Friday, August 16, 2013


Dear World. Here is a recipe for happiness. You're welcome.

3/4 cup water, warm
3 tablespoons butter, melted
3 eggs, whipped
1/3 to 1/2 cup sugar, depending on how sweet you like it
1 tsp salt
4 cups flour
1 tablespoon yeast

If you have a bread machine, dump all these ingredients in the mixer (put the yeast in a hollowed out hole in the flour so it doesn't get wet if you want to used timed-start), put on the dough cycle, and let it all mix and rise. Also skip this next section.

If you don't have a bread machine, mix warm water, yeast, and an additional tsp of sugar in a separate bowl to foam and rise. In large bowl or kitchen aid, mix butter, eggs, sugar, and salt. Slowly add in the flour, 1/2 at a time, alternating with the foamed yeast/water mixture. If using a kitchen aid, you can switch to the dough hook after adding the first two cups of flour. Mix almost all of the last cup of flour in, but reserve some (probably about 1/3 cup or 1/4, I'm actually not sure because I never make less than a triple batch of dough when making it by hand) to flour your counter with and kneed in by hand. Kneed in that last but of flour until the dough has a smooth, elastic feel. Set in greased bowl and cover with a dish cloth, to rise until doubled.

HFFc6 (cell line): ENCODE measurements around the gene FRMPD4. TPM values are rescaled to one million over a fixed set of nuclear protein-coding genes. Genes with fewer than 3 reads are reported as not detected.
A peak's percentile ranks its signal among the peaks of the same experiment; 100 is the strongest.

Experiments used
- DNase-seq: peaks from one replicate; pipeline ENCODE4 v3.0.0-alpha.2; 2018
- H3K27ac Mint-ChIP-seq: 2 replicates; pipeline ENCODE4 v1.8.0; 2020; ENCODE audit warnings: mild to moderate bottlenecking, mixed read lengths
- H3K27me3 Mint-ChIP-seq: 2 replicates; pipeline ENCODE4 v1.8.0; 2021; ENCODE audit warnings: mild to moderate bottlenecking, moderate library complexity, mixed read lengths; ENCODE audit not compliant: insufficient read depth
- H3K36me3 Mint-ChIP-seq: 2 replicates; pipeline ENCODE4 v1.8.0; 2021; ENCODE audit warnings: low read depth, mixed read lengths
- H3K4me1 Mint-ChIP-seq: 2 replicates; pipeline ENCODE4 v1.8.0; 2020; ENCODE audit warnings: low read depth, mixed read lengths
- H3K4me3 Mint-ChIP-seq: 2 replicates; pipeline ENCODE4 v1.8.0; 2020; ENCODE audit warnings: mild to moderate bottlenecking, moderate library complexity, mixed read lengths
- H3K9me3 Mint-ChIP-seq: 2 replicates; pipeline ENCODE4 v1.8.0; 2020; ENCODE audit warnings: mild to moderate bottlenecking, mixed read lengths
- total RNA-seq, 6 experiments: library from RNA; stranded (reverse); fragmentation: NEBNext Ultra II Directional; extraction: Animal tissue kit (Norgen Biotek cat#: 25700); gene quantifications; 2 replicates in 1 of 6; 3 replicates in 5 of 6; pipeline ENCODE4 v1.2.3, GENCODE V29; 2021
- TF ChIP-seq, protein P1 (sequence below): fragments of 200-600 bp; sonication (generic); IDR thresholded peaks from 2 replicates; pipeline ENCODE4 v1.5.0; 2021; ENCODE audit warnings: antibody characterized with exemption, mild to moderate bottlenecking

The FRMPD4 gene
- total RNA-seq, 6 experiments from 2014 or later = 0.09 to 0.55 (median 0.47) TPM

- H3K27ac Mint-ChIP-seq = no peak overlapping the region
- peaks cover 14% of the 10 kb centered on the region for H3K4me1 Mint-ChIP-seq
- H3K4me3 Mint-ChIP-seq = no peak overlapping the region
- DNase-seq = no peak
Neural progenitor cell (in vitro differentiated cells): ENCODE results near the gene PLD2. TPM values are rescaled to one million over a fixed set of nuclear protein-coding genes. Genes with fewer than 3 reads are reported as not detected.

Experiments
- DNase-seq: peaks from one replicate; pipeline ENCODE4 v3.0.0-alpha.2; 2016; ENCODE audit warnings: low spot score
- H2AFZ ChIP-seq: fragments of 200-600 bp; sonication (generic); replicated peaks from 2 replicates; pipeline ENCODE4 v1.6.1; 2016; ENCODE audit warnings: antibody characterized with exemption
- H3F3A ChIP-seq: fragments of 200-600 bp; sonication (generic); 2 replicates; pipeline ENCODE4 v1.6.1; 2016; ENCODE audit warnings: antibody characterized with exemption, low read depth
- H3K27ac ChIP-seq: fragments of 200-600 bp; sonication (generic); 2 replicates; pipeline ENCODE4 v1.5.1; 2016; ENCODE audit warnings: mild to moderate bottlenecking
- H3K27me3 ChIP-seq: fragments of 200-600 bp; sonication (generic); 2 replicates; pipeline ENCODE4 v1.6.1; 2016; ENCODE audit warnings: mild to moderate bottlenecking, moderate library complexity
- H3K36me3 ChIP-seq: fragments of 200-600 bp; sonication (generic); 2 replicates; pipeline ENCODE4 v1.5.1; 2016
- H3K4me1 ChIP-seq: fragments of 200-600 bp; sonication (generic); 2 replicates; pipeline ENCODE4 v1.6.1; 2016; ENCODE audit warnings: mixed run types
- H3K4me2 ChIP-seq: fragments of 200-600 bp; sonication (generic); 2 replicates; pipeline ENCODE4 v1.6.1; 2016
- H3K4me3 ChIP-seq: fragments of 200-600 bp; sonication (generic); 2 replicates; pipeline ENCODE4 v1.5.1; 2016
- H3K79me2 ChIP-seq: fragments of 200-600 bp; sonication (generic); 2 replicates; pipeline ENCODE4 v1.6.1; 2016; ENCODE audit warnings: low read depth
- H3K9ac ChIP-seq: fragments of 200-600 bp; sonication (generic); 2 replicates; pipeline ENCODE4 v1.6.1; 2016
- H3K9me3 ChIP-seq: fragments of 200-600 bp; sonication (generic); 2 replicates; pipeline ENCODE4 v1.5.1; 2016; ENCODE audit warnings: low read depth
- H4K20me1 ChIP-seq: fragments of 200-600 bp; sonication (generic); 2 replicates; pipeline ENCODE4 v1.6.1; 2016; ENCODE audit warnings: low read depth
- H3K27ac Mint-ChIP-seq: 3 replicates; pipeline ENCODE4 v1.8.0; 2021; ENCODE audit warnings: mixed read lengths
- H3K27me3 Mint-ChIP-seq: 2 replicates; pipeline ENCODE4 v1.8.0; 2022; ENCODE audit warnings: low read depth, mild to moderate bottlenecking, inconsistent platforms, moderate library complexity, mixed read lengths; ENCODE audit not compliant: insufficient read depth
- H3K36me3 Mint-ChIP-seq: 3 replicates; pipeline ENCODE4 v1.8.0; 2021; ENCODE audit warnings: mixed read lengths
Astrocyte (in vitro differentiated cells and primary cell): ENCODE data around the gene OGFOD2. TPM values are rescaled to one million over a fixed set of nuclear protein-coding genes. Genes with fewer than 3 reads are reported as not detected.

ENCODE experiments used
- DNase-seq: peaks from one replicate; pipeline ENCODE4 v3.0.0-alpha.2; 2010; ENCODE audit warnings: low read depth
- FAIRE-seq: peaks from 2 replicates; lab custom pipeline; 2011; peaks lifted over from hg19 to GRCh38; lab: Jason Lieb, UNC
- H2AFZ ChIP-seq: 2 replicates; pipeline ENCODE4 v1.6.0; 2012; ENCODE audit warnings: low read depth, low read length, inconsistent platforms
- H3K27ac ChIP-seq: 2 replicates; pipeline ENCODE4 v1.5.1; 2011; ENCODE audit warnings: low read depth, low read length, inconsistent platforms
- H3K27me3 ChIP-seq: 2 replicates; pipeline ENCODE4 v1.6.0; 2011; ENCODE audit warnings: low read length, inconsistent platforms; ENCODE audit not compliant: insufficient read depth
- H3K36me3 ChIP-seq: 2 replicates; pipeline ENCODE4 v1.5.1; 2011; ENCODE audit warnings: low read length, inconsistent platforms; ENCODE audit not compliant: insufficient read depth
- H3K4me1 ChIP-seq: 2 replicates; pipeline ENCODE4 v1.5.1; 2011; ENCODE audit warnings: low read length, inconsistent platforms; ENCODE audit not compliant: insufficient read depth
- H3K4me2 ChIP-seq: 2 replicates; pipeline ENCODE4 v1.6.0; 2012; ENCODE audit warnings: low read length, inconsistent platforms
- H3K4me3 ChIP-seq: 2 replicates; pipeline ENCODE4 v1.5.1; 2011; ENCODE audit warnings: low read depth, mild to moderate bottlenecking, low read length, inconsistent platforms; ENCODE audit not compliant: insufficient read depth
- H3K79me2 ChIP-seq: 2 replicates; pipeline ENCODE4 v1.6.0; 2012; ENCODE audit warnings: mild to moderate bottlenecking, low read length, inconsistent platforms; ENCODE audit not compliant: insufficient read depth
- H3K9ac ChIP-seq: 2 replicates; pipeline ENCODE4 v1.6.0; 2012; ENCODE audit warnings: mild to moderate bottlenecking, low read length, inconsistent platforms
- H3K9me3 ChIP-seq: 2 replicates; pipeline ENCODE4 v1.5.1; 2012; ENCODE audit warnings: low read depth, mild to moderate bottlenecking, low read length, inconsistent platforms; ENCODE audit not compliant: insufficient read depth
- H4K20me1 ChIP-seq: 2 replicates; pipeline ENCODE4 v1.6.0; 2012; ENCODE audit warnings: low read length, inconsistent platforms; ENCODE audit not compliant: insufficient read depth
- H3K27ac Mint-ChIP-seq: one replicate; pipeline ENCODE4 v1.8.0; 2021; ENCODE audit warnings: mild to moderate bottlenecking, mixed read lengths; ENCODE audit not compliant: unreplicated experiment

Now both our bread machine/by hand peeps join up again. When it's risen, kneed on a floured surface for a few minutes to kneed out air hole pockets. Divide in half and cut them into either 3 or 4 strands, depending on the braid you're using (or more strands, if you wanna get really fancy) Let the pieces set for five minutes, then roll them into long "snakes" and braid. Put both loaves on a greased cookie sheet, and let rise till doubled.  Brush with 1 egg yolk mixed with about 1 tablespoon of water (pastry brushes are your friend, paint brushes not so much) to make a lovely shiny glaze. Bake at 375 for 8 minutes, cover loosely with foil, and bake for another 8 minutes.

Let cool on baking racks or a wooden serving plate (if you leave it on the baking sheet too long the bottom gets gummy, it's gross), for about 10 minutes or so, but you should probably eat it warm. Gwen would tell you that it's better still-fresh-but-not-warm, but she would be wrong. Tear off large chunks,* lather in butter, and enjoy!

*This step is highly important. Whatever you do, do NOT cut challah. 1) it tastes better torn (it's a scientific fact, practically. Anyone with halfway decent taste buds agrees) 2) Cutting it goes against the Jewish tradition, based on prophecy that swords will be turned into plowshares (Isaiah 2:4) 3) IT'S SACRILEGE. It just goes against all the sacred rules of challah, ok?

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